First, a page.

Inventor of world wide web condemns ‘dysfunctional and unaccountable’ oversight as intelligence chiefs face MPs
Sir Tim Berners-Lee, the computer scientist who created the world wide web, has called for a “full and frank public debate” over internet surveillance by the National Security Agency and its British counterpart, GCHQ, warning that the system of checks and balances to oversee the agencies has failed.
The damning assessment was given as the heads of GCHQ, MI5 and MI6 prepared to face questioning by MPs in the Commons on Thursday. In an unprecedented hearing in Westminster, questions over the conduct of Britain’s spy agencies will be raised when the heads of the three secret services – MI5, MI6 and GCHQ – go before parliament’s intelligence and security committee.
The 90-minute session will give the nine-strong committee, led by Sir Malcolm Rifkind, a chance to question the agencies about the reach of the mass surveillance programmes that have provoked a global debate about privacy in the internet age. While critics have often despaired of the ISC’s lack of clout, Rifkind has promised to use new powers to provide robust scrutiny of the agencies and restore public confidence in what they have been doing.
As the inventor of the global system of inter-connectivity known as the web, with its now ubiquitous www and http, Berners-Lee is uniquely qualified to comment on the internet spying revealed by the former NSA contractor Edward Snowden.
In an interview with the Guardian, he expressed particular outrage that GCHQ and the NSA had weakened online security by cracking much of the online encryption on which hundreds of millions of users rely to guard data privacy.
He said the agencies’ decision to break the encryption software was appalling and foolish, as it directly contradicted efforts of the US and UK governments to fight cybercrime and cyberwarfare, which they have identified as a national security priority. Berners-Lee also said it was a betrayal of the technology industry.
In contrast to several senior British politicians – including the prime minister, David Cameron – who have called for the Guardian to be investigated over reporting of the Snowden leaks, Berners-Lee sees the news organisation and Snowden as having acted in the public interest.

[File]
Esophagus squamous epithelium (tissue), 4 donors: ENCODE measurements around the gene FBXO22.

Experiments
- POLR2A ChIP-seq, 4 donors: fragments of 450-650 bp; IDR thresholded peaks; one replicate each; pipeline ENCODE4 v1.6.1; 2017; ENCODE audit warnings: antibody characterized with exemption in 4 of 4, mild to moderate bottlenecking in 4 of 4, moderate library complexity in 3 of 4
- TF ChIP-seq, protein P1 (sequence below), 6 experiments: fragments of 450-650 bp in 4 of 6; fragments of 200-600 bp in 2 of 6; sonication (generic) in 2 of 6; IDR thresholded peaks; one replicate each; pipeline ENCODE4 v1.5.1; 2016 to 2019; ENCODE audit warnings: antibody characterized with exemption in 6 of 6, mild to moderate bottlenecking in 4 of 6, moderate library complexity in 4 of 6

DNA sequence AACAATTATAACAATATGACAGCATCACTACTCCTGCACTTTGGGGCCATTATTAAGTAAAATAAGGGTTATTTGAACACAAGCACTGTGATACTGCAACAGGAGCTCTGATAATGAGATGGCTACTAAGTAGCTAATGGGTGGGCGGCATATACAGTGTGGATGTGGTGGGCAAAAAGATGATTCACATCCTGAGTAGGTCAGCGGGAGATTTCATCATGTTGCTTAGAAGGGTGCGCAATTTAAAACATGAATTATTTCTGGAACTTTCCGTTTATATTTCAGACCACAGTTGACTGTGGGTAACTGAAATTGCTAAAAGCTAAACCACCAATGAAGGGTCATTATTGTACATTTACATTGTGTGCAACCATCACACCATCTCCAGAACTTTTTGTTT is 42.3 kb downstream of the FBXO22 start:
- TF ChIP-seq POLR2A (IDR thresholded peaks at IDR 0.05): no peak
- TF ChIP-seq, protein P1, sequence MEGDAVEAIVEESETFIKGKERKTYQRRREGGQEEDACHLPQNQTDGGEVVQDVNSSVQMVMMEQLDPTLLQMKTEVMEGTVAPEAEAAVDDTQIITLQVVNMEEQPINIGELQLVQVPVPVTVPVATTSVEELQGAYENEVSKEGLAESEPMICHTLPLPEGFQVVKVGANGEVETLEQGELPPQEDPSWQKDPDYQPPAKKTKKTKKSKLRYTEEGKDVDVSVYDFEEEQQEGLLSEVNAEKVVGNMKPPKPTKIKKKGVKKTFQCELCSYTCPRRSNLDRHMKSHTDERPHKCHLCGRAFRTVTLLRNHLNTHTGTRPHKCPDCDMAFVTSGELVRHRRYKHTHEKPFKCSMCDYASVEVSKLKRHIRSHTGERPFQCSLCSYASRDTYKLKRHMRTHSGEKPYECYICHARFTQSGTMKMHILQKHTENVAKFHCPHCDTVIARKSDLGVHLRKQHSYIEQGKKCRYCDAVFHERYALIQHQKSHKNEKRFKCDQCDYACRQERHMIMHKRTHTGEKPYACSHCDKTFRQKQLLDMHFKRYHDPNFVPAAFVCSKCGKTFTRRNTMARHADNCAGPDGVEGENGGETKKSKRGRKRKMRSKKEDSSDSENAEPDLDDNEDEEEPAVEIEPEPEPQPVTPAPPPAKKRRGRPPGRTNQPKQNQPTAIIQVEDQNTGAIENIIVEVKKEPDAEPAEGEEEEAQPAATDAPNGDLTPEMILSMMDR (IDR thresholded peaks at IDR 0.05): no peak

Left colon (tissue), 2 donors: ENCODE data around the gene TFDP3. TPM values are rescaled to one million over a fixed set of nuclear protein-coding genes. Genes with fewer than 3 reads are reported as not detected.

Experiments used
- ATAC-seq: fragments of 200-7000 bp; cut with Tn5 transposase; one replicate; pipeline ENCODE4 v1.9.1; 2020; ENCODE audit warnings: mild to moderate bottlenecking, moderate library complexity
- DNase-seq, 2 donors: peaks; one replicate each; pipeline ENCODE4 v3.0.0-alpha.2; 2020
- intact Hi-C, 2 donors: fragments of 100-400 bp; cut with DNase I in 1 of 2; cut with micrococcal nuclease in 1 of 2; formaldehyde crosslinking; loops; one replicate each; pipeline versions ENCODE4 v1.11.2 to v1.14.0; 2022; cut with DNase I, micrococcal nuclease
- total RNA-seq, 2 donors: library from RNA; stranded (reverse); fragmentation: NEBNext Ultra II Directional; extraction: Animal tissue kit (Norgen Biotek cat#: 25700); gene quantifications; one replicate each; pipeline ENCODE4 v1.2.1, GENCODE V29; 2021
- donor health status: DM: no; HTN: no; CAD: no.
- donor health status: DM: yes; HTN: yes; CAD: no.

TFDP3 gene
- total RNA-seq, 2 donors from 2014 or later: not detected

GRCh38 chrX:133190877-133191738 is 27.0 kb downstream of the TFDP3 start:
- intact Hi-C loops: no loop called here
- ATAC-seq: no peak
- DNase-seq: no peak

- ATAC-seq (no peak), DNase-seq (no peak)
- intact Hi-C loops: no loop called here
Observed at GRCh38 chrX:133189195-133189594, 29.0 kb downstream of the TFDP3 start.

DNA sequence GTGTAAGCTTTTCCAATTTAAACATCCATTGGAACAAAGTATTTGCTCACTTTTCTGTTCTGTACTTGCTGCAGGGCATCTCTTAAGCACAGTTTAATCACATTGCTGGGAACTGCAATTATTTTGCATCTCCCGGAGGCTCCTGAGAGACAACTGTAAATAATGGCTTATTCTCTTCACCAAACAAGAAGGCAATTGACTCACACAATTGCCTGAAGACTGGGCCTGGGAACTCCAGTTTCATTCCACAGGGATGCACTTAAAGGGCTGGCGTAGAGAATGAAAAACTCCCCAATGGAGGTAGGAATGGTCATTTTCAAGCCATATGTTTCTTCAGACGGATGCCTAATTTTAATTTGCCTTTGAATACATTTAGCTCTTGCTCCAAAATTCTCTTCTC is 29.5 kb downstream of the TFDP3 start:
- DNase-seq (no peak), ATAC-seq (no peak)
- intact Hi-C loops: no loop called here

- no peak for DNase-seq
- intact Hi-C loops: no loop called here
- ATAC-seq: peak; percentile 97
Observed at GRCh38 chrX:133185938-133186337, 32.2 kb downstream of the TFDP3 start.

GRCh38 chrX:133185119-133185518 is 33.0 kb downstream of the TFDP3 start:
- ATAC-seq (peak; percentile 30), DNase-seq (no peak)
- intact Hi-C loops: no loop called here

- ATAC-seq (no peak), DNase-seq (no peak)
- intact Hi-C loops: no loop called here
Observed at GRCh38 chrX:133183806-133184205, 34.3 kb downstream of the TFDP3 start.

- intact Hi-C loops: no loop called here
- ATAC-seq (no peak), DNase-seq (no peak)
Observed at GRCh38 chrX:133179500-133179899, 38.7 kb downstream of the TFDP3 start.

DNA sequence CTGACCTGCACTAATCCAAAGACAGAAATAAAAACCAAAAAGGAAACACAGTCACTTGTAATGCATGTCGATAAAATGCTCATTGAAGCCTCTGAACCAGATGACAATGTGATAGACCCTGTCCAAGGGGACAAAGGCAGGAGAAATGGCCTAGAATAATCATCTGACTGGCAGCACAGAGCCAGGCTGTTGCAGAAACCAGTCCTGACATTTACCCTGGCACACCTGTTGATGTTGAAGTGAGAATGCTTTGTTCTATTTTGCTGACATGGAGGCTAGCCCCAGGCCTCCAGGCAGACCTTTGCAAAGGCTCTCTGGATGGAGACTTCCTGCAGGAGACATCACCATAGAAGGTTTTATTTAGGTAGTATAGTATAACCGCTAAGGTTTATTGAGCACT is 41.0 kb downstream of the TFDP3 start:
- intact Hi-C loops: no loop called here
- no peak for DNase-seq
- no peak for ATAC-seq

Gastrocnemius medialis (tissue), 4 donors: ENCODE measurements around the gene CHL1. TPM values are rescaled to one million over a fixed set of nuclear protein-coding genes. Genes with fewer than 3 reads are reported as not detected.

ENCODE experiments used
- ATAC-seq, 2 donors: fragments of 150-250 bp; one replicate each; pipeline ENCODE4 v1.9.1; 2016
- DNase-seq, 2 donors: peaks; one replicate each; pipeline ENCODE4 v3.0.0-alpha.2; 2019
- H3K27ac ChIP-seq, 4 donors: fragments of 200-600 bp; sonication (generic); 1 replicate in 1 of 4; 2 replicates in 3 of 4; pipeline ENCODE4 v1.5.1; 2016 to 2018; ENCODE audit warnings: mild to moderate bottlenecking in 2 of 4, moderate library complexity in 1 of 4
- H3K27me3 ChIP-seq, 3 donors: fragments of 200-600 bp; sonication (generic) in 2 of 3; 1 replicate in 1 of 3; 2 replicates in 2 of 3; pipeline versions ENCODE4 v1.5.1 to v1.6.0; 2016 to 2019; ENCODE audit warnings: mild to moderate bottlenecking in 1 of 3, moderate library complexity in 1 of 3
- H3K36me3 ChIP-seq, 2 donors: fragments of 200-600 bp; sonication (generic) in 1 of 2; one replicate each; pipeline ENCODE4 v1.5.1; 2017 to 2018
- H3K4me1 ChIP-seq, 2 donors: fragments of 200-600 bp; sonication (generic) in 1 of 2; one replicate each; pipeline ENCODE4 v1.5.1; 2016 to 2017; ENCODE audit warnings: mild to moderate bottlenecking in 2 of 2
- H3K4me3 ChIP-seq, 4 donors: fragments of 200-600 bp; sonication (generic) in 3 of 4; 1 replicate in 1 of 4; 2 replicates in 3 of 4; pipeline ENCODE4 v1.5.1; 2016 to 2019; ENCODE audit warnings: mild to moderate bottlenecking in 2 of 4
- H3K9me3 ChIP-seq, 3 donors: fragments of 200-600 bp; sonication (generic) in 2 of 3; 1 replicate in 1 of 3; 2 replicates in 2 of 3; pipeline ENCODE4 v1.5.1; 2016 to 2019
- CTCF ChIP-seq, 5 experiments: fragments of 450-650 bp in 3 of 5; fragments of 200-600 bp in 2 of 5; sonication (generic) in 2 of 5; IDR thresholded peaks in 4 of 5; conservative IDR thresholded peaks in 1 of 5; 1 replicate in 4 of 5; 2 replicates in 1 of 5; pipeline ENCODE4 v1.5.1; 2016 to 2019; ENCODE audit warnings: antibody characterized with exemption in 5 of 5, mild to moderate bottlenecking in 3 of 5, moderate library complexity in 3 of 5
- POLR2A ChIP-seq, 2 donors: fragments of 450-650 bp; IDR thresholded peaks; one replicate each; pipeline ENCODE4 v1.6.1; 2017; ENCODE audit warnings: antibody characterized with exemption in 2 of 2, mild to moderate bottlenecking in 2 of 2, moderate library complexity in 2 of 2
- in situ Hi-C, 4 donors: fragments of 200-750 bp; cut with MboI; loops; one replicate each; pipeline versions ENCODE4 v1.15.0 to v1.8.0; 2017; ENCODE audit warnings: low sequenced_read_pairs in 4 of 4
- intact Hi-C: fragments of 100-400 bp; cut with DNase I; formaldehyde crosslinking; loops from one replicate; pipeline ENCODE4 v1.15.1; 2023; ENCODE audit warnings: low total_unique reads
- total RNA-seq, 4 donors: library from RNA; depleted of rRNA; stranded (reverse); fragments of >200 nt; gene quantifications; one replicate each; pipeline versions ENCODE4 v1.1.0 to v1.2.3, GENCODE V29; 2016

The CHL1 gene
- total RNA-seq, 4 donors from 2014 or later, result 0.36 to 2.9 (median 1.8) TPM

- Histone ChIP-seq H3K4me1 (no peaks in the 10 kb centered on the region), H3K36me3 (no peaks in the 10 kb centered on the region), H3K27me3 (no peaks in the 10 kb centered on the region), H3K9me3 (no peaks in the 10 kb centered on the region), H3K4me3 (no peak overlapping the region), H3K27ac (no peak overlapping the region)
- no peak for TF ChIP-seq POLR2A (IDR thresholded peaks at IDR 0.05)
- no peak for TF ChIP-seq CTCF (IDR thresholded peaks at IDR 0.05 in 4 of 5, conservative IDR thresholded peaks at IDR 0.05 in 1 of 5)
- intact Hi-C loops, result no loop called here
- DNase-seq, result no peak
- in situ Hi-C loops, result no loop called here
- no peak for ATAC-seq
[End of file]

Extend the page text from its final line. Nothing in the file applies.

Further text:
“Whistleblowers, and responsible media outlets that work with them, play an important role in society. We need powerful agencies to combat criminal activity online – but any powerful agency needs checks and balances and, based on recent revelations, it seems the current system of checks and balances has failed,” he said.
As the director of the World Wide Web Consortium (W3C) that seeks to forward global standards for the web, Berners-Lee is a leading authority on the power and the vulnerabilities of the internet.
He said the Guardian’s coverage of the Snowden leaks had to be seen within the context of the failure of oversight of GCHQ’s and the NSA’s surveillance activities. “Here is where whistleblowing and responsible reporting can step in to protect society’s interests.
“It seems clear that the Guardian’s reporting around the scale and scope of state surveillance has been in the public interest and has uncovered many important issues which now need a full and frank public debate.”
Talking in his office at the Massachusetts Institute of Technology in Cambridge, Massachusetts, Berners-Lee said that though he had anticipated many of the surveillance activities exposed by Snowden, including taps on the internet through the Prism program, he had not been prepared for the scale of the NSA/GCHQ operations. “I didn’t realise it would be so big,” he said.
At worst, such spying could damage the public’s confidence in the intimate privacy of the internet as a free and safe place to interact. “When you take away the safe space, you take away a lot of the power of human problem solving,” he warned.
Berners-Lee will mark the 25th anniversary of his invention of the web next year by campaigning for greater public awareness of threats to the internet and by pushing for a charter that would codify the rights of all its users. As head of the World Wide Web Foundation, on 22 November he will release the 2013 Web Index, which measures the web’s growth, utility and impact across about 80 countries – including indicators on censorship and surveillance.
Former US vice-president Al Gore has described the activities of the National Security Agency as “outrageous” and “completely unacceptable” and said whistleblower Edward Snowden has “revealed evidence” of crimes against the US constitution.
Gore, speaking Tuesday night at McGill University in Montreal, said he was in favour of using surveillance to ensure national security, but Snowden’s revelations showed that those measures had gone too far.
“I say that as someone who was a member of the National Security Council working in the White House and getting daily briefings from the CIA,” Gore said, in comments reported by the Canadian Press.
Gore had previously said he believed the practice of the NSA collecting US citizens phone records was unlawful and “not really the American way”, but his comments on Tuesday represent his strongest criticism yet.
Asked about Snowden, the NSA whistleblower whose revelations have been reported extensively by the Guardian, Gore said the leaks had revealed uncovered unconstitutional practices.
“He has revealed evidence of what appears to be crimes against the Constitution of the United States,” Gore said.